Arlene cautioned her daughter not to react negatively to the unexpected presence of a stranger, the photographer, in her home. Paul Marks

Salem — Three years ago, Tom and Arlene Reith moved into a slate-gray, four-bedroom colonial on a quiet street in rural Salem with their 22-year-old daughter Sarah, who has Down Syndrome and autism. They’d come from Long Island, where he was an executive at an engineering firm and she had worked as credit manager for Barron’s Publishing.

The relocation was planned with Sarah’s needs in mind. Three of their sons and a daughter-in-law live nearby and work at General Dynamics Electric Boat in Groton, Arlene explained. The couple wanted to live closer in their retirement years for everyone’s sake.

Tom Reith and his wife moved from Long Island to Salem after retirement to be near family and take advantage of state-funded services available to their developmentally disabled daughter. Paul Marks

“We felt that this is where Sarah would have a circle of support,” she said.

Opportunities for their special-needs daughter, then 18, seemed excellent. She enrolled in East Lyme High School, which routinely accepts students from nearby Salem and offers robust services for those with autism. Last year the school was one of four Connecticut public schools named as National Blue Ribbon Schools by the U.S. Department of Education.

Arlene had done her homework. She knew that social services paid for by the state were first-rate. She contacted ARC of Connecticut, the advocacy group for intellectually and developmentally disabled people, “and the feedback was excellent.”

“I was impressed,” she said. “This was exactly what I wanted for my daughter.”

Then, in June 2017, spending cuts ordered by the state to cope with its budget crisis resulted in the closure of many day programs for developmentally disabled clients. Right after graduation, all that summer and into the fall, Sarah’s Monday-through-Friday visits to ARC of New London were curtailed.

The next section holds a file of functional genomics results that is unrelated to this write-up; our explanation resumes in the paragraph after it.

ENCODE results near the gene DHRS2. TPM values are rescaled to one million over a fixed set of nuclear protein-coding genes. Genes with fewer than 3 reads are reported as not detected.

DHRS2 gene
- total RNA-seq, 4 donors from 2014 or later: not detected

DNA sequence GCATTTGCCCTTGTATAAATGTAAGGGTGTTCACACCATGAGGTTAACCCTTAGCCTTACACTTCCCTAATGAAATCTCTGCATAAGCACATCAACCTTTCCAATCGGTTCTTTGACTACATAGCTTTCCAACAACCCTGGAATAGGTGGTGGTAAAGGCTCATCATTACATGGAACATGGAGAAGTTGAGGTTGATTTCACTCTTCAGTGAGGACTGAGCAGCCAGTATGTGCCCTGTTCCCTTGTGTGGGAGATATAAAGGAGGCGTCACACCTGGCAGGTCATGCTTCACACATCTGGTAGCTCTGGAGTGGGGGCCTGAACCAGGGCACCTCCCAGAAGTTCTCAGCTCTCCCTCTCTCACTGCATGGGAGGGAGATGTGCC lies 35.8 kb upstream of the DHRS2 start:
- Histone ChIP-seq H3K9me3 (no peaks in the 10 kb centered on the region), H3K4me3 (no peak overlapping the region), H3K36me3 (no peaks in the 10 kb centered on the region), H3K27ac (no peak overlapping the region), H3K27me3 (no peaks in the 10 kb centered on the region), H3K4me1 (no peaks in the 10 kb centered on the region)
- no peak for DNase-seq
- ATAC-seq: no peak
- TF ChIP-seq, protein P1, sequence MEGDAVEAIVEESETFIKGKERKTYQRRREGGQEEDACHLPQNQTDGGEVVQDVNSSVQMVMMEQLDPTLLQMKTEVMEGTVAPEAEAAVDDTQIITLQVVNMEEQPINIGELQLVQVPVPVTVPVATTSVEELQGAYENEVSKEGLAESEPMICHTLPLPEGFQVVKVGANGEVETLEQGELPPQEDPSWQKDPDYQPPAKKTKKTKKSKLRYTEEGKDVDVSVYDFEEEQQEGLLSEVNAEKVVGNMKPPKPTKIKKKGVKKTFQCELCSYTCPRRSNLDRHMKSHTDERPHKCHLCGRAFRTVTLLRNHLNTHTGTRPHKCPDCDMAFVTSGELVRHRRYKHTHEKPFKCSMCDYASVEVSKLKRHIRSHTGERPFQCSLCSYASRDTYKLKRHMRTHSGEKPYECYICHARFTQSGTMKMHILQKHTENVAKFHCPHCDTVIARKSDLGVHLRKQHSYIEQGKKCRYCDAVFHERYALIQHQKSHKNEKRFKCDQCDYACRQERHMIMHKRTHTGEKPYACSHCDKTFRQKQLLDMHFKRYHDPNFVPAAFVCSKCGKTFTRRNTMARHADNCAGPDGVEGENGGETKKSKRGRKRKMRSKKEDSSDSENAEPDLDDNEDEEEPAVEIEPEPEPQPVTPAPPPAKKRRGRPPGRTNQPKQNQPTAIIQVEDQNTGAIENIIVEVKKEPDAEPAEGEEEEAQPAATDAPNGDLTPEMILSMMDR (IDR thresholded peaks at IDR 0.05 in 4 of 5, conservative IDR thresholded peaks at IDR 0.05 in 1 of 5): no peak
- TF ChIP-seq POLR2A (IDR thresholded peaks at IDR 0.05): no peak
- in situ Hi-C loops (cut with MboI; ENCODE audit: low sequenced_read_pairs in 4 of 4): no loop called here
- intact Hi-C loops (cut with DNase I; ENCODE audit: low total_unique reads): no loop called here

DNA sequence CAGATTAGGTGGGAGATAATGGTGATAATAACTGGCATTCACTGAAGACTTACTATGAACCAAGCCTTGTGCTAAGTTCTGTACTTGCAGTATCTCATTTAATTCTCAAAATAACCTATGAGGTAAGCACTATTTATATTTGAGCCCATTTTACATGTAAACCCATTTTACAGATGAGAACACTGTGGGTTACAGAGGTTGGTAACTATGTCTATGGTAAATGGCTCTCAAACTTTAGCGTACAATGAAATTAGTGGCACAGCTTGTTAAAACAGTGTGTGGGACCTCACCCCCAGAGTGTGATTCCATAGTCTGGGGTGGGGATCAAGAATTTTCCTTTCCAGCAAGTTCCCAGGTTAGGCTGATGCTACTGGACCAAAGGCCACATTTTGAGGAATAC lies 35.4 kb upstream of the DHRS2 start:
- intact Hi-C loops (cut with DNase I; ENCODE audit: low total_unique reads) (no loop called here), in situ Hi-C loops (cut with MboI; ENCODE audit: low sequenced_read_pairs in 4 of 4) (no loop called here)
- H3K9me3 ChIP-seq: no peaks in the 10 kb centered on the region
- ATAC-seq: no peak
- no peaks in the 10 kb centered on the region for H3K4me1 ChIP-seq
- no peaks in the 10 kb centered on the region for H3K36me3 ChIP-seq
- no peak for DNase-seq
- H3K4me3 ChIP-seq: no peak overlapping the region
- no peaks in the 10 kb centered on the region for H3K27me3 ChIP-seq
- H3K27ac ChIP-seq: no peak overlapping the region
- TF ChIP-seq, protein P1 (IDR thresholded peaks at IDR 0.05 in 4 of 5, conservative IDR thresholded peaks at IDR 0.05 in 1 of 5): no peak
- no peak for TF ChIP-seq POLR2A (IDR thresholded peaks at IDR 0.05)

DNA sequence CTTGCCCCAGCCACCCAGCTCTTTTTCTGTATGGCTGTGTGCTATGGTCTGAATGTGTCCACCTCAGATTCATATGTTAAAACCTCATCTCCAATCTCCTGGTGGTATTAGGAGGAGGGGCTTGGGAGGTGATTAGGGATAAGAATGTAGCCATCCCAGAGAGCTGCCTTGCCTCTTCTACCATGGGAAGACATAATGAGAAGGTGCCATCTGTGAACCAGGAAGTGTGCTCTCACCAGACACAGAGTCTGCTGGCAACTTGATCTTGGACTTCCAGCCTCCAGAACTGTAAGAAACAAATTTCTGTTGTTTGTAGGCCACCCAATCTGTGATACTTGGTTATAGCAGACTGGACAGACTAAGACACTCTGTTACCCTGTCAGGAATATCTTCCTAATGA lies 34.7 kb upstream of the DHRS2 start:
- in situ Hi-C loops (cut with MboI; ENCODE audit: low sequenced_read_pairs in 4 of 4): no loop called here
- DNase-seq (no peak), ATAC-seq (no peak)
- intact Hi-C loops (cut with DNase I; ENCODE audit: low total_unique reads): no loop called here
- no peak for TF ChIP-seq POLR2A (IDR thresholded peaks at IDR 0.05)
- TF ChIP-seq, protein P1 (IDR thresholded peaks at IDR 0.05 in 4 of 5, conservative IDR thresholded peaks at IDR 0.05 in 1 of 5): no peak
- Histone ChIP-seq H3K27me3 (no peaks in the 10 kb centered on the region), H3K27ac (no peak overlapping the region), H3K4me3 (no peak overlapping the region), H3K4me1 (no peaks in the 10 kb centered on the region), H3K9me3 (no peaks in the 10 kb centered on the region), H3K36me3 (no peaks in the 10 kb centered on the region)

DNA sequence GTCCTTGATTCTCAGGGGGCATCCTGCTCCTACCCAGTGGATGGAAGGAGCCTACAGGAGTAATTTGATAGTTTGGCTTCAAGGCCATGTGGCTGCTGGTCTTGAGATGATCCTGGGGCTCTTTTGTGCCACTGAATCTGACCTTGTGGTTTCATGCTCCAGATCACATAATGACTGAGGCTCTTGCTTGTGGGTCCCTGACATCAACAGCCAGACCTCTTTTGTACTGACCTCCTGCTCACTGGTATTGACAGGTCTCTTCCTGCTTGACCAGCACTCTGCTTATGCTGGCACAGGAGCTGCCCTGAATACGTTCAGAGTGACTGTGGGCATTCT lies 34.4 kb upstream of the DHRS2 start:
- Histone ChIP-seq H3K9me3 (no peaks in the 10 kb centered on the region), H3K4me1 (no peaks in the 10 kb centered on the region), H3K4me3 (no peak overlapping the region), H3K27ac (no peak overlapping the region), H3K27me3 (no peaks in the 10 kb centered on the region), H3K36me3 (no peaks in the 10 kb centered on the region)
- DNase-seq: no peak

Contact with her familiar peer group was lost, along with the stable schedule that allows Sarah to feel happy and secure.

“We went off the cliff,” Arlene said, using a phrase many parents use in describing the abrupt loss of needed social services. “The most important thing for [autistic clients] – and it’s very important – is having consistency. You want to maintain structure.”

Sarah’s world shrank to her home and her parents. When they tried enrolling her in another “day camp,” she sulked and refused to participate.

“We provided as much structure for her as we could, but it was hard,” Arlene said. And managing a 22-year-old with autism can be exhausting. “It takes two people, and sometimes we feel we’re one short!”

The Reiths were grateful when the ARC’s day program was restored in early December after six months.

Tom Reith said ARC of New London provides an outstanding level of service. Sarah and others in the day program travel to local parks, go bowling, or visit Mystic Aquarium, much more energetic field trips than the family experienced during their time in New York.

On a recent summer afternoon, Sarah came home happy and energized, wearing a pink blouse with “Mermaid in Training” on the front. At 4-foot-8, she is girlish in stature and doesn’t verbalize, instead using a flickering gesture of her hands at her cheeks to show that she’s pleased or excited.

Sarah likes to keep active, helping in the kitchen and running a vacuum cleaner on the living room rug every afternoon. The next step, her mother said, will be finding a group home placement.

Like so many others, however, Sarah is on a waiting list.